Virgin Atlantic is searching for a creative agency to provide on-the-ground support in the North American market, and expects to make a decision by early December.

The account will be leaving Y&R New York, which worked on the business on the back of Virgin Atlantic’s 20-year relationship with RKCR/Y&R in London. In August, RKCR/Y&R lost the global advertising account to Adam & Eve/DDB, which remains the lead global creative agency.

Virgin Atlantic has asked agency intelligence provider to find a partner to help the brand stand out in one of the airline industry’s most competitive markets. North America is Virgin Atlantic’s second biggest market after the U.K. — the airline flies to more than 50 destinations in the region.

Simon Bradley, Virgin Atlantic’s VP marketing, North America, said in a statement, “Y&R [New York] have done a tremendous job over the last five years, helping to launch some iconic creative campaigns in the U.S. and Canada. With the appointment of Adam & Eve/DDB as our global agency, we felt the time was right to review our creative support in North America and ensure we have the most appropriate resource in place to match our future ambitions.”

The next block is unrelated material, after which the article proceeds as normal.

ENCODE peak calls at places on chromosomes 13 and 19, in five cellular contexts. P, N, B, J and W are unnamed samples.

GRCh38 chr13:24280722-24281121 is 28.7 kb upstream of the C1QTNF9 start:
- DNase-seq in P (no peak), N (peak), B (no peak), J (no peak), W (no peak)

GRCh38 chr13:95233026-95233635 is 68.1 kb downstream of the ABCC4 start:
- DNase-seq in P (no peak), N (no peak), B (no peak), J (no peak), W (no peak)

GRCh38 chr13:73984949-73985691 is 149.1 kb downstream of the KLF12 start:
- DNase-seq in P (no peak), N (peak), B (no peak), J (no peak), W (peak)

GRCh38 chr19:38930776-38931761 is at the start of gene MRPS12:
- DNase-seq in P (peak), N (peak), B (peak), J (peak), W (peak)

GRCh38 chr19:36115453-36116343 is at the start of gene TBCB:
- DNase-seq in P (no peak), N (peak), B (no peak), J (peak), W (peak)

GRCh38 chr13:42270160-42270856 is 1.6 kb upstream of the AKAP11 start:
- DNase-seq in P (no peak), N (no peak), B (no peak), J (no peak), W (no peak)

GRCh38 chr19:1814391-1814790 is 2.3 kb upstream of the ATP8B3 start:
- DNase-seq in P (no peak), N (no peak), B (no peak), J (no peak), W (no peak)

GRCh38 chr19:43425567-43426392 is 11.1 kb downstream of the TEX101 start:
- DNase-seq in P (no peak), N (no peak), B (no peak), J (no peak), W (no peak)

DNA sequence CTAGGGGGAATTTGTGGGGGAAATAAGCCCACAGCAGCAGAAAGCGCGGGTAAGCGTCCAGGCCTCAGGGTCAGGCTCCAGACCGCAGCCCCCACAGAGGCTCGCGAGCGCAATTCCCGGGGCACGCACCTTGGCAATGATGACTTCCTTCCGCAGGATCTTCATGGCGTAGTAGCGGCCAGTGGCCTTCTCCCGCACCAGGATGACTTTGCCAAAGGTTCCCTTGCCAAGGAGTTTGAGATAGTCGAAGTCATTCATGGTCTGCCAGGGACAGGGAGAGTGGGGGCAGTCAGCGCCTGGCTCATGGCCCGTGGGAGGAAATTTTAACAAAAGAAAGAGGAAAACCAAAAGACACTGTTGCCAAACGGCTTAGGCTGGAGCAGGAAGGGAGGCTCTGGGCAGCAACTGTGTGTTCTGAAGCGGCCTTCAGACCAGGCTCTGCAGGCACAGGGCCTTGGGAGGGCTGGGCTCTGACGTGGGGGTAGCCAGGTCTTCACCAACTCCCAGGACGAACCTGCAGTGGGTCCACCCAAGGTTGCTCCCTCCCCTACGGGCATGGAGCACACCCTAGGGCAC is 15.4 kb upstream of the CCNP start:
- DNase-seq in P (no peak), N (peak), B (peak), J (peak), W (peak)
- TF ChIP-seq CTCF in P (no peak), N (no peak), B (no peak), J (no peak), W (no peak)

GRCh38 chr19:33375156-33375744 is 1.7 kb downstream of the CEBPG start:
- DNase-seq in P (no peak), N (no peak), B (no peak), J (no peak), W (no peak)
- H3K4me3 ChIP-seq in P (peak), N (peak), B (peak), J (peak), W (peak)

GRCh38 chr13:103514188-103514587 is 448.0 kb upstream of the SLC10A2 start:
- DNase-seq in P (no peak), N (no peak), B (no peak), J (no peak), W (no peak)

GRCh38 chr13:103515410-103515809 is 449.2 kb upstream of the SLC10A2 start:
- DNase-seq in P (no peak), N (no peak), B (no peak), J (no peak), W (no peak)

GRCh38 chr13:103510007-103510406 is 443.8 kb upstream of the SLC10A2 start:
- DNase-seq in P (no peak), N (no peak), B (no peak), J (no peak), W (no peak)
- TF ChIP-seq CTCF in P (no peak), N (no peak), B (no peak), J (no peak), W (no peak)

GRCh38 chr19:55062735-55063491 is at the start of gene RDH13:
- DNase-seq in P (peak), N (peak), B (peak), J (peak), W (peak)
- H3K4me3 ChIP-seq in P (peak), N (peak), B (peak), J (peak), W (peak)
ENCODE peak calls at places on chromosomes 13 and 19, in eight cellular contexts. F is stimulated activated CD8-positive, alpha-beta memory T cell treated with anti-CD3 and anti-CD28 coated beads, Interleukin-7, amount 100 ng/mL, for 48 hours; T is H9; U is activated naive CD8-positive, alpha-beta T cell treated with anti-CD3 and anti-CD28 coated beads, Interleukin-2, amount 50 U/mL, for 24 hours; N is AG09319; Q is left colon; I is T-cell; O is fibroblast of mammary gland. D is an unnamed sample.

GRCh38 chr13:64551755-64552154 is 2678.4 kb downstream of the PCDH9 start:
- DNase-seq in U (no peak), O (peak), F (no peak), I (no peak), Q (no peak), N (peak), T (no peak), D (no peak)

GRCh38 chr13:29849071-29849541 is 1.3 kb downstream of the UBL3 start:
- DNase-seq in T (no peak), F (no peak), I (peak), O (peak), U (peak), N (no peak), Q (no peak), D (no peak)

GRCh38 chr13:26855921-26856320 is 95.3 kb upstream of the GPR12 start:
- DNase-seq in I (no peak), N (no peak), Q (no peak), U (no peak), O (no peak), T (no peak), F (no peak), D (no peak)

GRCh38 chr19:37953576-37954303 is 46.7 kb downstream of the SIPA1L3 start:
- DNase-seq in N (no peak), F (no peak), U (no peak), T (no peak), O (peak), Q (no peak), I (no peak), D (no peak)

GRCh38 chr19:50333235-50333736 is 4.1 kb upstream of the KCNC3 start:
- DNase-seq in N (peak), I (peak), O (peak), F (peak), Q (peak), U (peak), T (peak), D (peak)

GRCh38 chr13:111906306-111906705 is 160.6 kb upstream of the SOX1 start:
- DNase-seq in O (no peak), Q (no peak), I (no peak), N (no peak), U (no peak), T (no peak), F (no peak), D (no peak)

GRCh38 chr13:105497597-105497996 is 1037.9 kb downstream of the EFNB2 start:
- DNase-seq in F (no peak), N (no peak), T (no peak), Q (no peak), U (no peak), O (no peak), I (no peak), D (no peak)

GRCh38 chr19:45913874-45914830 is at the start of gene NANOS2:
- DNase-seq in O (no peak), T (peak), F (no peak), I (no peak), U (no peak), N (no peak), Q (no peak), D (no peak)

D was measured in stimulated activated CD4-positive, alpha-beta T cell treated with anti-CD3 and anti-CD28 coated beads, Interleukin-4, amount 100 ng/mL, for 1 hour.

With a U.S. budget of $10 to $15 million, Virgin is looking for a creative hotshop to focus on digital, social and experiential marketing. The winning agency will create mostly its own work, but will also adapt some of Adam & Eve/DDB’s work for the North American market.

“Y&R New York and Virgin Atlantic are parting ways by end of year,” the incumbent agency confirmed in a statement. “We have enjoyed a rewarding relationship that has resulted in Cannes Lion-award winning work, and we wish the Virgin Atlantic team the best in all their future endeavors. We will not be participating in the agency review.”

Virgin Atlantic Airways is 51% owned by Richard Branson’s Virgin Group and 49% owned by Delta Airlines. In February 2013, Virgin Atlantic appointed Craig Kreeger as CEO. Mr. Kreeger, an American, joined from American Airlines, signaling the importance of the U.S. market to Virgin Atlantic. (Virgin America, which flies only within the U.S., is majority-owned by Virgin Group and isn’t involved in the pitch).

One of RKCR/Y&R’s final ads for the airline showed babies with superhuman skills growing up to be Virgin Atlantic employees.
adage_200x200This story originally appeared on AdAge, a Skift content partner.

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Photo Credit: A Virgin Atlantic aircraft. Aero Icarus / Flickr